In a perfect world, we’d pay cash for our car purchases. Not having a car payment is one of the best things ever. But what should you do if the car payment is going to drain your savings? I recently received the following question from an emailer, and I answered it on The Pete the Planner Radio Show.
I have a quick question for you I think you might be able to provide some insight on. I recently graduated from college and I’ve started my first real job. I’ve been fortunate in being able to work from home for the first couple months but soon I will need to move to the home office which is in another state. I have been borrowing a family car when I needed it living at home. I’ve tried to be pretty frugal through college and I have about $10,000 saved up through my time at this job and from working through college. I will need to buy a car within the next few weeks and I am strongly opposed to financing one. Do you think it would be a better idea to buy an older car for $3-4000 and maintain my cash which I’ve been working on building as an emergency fund? Or should I buy a newer car for $8-9000 that might last me longer but if I ran into trouble I wouldn’t have much to fall back on? My medium term transportation plan is to spend the next 4 or 5 years paying myself a car payment so that I can buy the next car albeit a nicer one in cash as well so whatever I purchase needs to be reliable for at least that long. Extra information: I have no student loans and I make a livable but not excessive recent graduate salary. I will pay around 350$ a month for rent with a room mate. Also probably add 100$ a month for food. Other than that expenses shouldn’t increase too much. After taxes withheld, insurance, 401k contributions, savings, rent, food and gas I expect to have around 500$ leftover from each month’s check.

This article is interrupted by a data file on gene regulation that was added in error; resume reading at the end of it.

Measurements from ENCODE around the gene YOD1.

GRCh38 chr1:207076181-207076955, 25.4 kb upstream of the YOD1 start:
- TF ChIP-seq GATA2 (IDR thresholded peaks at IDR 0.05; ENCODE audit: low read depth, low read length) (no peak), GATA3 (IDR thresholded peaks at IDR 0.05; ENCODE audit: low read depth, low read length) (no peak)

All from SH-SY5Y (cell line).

Good question, Larry. Here’s my answer.
Peter Dunn a.k.a. Pete the Planner® is an award-winning financial mind and a former comedian. He’s a USA TODAY columnist, author of ten books, and is the host of the popular radio show and podcast, The Pete the Planner Show. Pete is considered one of the foremost experts on financial wellness in the world, but he’s just as likely to talk your ear off about bass fishing.